Yesterday, the Cincinnati Bengals announced that they have agreed to terms with fourth-year running back Giovani Bernard on a three-year extension, which will reportedly consist of three years and $15.5 million in new money. Bernard was the top running back drafted in the 2013 NFL Draft, with the 37th overall selection in the second round.
The Pittsburgh Steelers, of course, drafted the second running back in the class when they added Le’Veon Bell later in the second round, with the 48th overall selection. The Packers later added Eddie Lacy, whom many viewed as the top back entering the draft, and he was awarded with the Offensive Rookie of the Year in 2013 and named to the Pro Bowl.
Bell exploded onto the scene in his second season, named as a first-team All-Pro after rushing for 1361 yards and adding another 854 receiving yards, the total of both representing a franchise record in terms of yards from scrimmage in a single season.
In his third season, he was on pace for another All-Pro season after he rushed for 556 yards on 113 carries in less than six games before suffering a season-ending injury. That injury could potentially play a role in the team’s decision on whether or not to extend him later this summer.
What won’t really factor into the equation is Bernard’s contract, because he plays a very different role in the Bengals’ offense. Unlike with the Steelers, where Bell is the clear number one back, the Bengals apply a two-headed approach along with third-year running back Jeremy Hill, who is the primary ball-carrier.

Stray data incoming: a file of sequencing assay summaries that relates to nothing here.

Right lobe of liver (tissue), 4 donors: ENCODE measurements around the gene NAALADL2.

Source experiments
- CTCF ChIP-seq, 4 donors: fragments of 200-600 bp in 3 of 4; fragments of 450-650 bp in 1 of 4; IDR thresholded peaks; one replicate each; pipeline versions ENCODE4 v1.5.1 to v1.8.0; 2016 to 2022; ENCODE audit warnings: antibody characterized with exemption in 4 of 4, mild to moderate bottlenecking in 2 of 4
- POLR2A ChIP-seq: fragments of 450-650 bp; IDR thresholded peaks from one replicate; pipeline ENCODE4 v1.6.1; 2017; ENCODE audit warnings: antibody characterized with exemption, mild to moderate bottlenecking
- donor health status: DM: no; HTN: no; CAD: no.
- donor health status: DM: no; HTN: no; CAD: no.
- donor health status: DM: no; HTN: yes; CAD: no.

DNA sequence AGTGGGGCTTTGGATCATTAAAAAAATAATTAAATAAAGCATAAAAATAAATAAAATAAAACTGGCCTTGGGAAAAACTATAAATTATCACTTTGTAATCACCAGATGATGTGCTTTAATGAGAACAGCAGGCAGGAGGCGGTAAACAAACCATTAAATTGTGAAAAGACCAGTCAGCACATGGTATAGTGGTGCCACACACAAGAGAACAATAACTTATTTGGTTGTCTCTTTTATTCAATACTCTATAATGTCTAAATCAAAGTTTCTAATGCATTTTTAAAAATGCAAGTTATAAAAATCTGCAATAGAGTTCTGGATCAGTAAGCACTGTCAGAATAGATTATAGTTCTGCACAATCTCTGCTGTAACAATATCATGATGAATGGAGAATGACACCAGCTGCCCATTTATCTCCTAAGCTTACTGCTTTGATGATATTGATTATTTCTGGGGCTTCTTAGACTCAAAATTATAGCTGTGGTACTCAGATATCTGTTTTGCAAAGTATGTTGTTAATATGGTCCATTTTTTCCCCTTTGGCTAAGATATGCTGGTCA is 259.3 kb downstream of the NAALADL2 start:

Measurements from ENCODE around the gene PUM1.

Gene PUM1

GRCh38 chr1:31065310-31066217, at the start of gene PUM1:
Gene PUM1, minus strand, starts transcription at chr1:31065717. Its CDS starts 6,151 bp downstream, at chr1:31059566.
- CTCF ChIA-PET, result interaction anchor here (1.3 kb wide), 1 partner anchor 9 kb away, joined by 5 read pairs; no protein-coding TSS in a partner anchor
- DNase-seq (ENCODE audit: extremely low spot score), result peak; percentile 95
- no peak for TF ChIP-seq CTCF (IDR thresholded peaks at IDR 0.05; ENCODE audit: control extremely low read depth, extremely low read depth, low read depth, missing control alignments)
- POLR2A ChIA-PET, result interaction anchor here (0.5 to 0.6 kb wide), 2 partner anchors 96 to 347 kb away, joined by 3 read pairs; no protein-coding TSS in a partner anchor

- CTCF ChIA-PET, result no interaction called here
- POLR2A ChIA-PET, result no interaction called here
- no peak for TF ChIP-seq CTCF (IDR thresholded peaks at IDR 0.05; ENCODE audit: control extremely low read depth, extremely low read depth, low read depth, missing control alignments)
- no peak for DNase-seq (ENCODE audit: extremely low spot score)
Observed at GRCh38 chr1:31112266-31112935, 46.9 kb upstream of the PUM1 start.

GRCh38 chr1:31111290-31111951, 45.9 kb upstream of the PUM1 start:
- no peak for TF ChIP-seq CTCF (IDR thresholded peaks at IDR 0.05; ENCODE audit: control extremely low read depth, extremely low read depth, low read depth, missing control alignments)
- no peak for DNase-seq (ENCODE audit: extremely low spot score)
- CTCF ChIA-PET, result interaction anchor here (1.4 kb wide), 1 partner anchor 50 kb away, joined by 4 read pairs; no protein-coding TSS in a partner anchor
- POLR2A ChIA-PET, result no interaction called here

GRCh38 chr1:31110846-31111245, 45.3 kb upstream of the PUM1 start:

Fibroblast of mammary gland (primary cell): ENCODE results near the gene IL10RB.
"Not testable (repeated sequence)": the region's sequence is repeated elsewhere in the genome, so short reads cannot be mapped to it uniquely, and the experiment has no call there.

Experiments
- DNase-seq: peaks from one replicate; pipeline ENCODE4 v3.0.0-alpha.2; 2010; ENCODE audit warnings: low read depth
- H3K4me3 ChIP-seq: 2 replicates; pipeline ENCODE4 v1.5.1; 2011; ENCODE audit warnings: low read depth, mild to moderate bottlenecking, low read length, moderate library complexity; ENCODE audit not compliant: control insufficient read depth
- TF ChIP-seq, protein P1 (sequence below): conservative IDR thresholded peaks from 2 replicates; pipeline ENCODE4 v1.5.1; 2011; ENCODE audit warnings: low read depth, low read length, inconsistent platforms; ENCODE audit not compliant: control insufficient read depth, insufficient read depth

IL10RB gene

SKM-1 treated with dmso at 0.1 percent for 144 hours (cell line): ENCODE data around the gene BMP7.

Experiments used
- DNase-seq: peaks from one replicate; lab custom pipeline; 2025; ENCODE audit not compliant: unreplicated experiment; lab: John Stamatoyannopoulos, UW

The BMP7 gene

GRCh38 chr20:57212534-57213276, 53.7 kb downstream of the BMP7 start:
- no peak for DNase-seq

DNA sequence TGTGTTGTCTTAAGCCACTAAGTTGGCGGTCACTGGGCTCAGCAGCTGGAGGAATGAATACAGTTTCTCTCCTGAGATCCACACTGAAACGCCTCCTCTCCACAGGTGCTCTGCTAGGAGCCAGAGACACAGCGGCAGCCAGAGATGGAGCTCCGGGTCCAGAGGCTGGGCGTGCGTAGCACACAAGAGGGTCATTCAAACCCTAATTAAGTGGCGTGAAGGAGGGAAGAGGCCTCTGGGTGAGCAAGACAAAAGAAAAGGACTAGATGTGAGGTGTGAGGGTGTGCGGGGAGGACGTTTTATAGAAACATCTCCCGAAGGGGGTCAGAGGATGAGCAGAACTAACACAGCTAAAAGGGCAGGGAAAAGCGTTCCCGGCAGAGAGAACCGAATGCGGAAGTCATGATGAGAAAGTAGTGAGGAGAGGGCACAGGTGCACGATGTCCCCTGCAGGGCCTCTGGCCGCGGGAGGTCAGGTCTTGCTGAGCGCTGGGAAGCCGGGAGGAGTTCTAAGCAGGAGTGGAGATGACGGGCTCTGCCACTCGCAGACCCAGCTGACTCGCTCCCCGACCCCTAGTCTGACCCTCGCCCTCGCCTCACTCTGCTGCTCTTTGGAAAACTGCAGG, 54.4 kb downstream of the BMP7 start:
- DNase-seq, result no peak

In three seasons, Bernard has never rushed for 750 yards in a season, totaling 2105 rushing yards on 492 career rushing attempts, which equates to an average of 4.3 yards per carry. While his speed and athleticism make him a threat on any given carry, he is not an every-down back in the sense of carrying the ball 300 times a year.
Much of his production has come through the air, as he averages just under 50 receptions per season, totaling 148 for 1335 yards, an average of nine yards per reception. Five of his career 17 touchdowns have come as a receiver rather than as a runner.
Hill, who was a second-round pick in 2014, became the Bengals’ primary ball-carrier fairly early on, as he started eight games as a rookie while rushing for 1124 yards on 222 carries. While he added another 223 carries last season in 16 games, he only amassed 794 rushing yards, his yards per carry figure deflating all the way down to 3.6, though he tied for the league lead with 11 rushing touchdowns.
In contrast, however, Hill only caught 15 receptions last season, while Bernard caught 49. The two backs offer different skill sets that the Bengals choose to exploit in different roles as complementary players. That is why Bernard’s contract was fairly simple to get done, and why it doesn’t reflect the sort of salary that Bell will command, even if the monetary value of the position has deflated in recent years.